Academic staff have strong links with the regional community. These links include working alongside industry partners, local schools and community groups. Among the highest-profile reach-out activities is Spark FM, the University-run and student-managed Community Radio Station. It is managed by students and features student work (including a weekly film review programme), as well as including programming elements originated in community groups within the region. Staff and students participate in the production of programmes for this station, which often benefit from staff expertise and knowledge, disseminating research to the local community.

 

The Prospect Building at St Peter’s Campus is equipped with a cross-Faculty Learning Resource Centre and specialist Library provision. Staff liaise regularly with these resource providers, who are supportive and generally responsive to expressed needs and provide excellent help with the development of online learning resources (e.g., My Module Resources).

 

 

SECTION D:EMPLOYABILITY

 

  1. How will the programme prepare me for employment?

 

The programme gives you the opportunity to develop skills which you can use in the future. Some skills are more specific than others to the subject area, or to a particular type of activity, but all skills can be applied in a range of employment situations, sometimes in quite unexpected ways. The skills which this programme is designed to develop are listed below.

 

In addition to a curriculum that is designed to foster high level communication skills, time management, group working and I.T. skills, the programme enables students to study abroad at stage 2, which enables students to gain higher levels of independence and maturity while simultaneously broadening their cultural experience and social network.

 

Placement modules are also available to students on the programme, subject to relevant pre-requisites. Students are prepared for placements via a series of seminars and tutorials by supervising academic staff and appropriate officers from Student Services before their work placement. Assessment is by academic staff. In addition, the University offers a number of centrally based programmes designed to support student innovation. These include the Media Hub (which includes Sportsbyte, Northern Lights, Fashion North and SRNews), Made TV and  FabLab, which seek to support students who wish to develop work in both voluntary and business sectors; and The Enterprise Place, which offers students initially free and, later, subsidised facilities, support and mentoring with a view to helping develop creative ideas into viable business propositions. Students can allow contribute to the University’s student magazines, such as Spark and Vibe, to presenting on and/or managing Spark FM, the University’s award-winning Community Radio Station. Students also enter their work in a variety of prestigious national and international competitions, including National Student Television Awards (NASTA), Royal Television Society awards, Nations and regions, Radio production Awards and Student Radio Awards.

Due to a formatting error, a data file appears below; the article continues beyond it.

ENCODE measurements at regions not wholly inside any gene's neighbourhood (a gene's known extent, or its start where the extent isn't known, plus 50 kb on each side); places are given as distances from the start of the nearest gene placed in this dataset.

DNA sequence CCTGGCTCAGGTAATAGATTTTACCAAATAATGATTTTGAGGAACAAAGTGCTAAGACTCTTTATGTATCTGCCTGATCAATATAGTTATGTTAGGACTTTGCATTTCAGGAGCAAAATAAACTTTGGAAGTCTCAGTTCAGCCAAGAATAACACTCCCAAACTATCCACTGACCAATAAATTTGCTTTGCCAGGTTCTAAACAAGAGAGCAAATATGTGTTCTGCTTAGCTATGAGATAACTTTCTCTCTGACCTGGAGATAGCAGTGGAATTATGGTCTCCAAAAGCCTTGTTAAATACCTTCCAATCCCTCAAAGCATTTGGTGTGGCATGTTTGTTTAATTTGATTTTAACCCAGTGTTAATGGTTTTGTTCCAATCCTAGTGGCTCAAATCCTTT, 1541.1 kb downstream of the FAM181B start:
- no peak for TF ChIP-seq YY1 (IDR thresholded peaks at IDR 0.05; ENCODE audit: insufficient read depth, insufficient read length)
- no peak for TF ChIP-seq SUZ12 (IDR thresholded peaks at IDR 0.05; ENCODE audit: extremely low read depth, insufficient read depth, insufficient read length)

At stage 2, students may study in the USA, Canada, Australia, and a number of EU countries, where University or subject-specific agreements exist. In each case, students are interviewed and study abroad approved only subject to satisfactory progress on their degree programme. Students must also have approval for their proposed programme of study. During the period of study abroad tutors maintain contact with students via email. Credits for approved study abroad are counted towards the student’s degree programme.

Other activities that students can attend and participate in include the Wednesday lunchtime Masterclasses, a series of lectures and workshops running throughout the academic year featuring invited industry practitioners. Furthermore, action-planning, career and goal-setting are central to Sunderland Futures, which includes the Sunderland professional Award (SuPA) and Higher Education Achievement Report (HEAR).

 

There are also opportunities for on-campus students outside your programme of study.

 

For information about other opportunities available to our students who study on campus, click here.

 

Additional opportunities to develop your experiences more widely will vary if you study at one of our partner colleges. For information about the extra-curricular activities available in any of our colleges please contact the college direct. 

 

  1. Professional statutory or regulatory body (PSRB) accreditation.

 

PSRB accreditation is not relevant to this programme 

PSRB accreditation is currently being sought for this programme

 

This programme currently has PSRB accreditation

 

 

 

 

 

SECTION E:PROGRAMME STRUCTURE AND REGULATIONS

 

Complete and insert Part B of the Programme Regulations Form, for questions 39 and 40

 

SECTION F:ADMISSIONS, LEARNING ENVIRONMENT AND SUPPORT

 

  1. What are the admissions requirements?

 

Three passes at GCSE grade C or above are also required, which must include Mathematics and English language or a minimum of  Level  2  Key Skills in Communication, Application of Number and Information Technology.

 

UCAS Tariff equivalents to the above would be accepted for BTEC Nationals, Scottish Highers and the Irish Leaving Certificate.

 

Normal University requirements of applicants  from  access  courses  would apply, including  a minimum of grade C in GCSE in mathematics  and English language or an equivalent achievement as part of the course. All non-standard applicants will be offered an interview.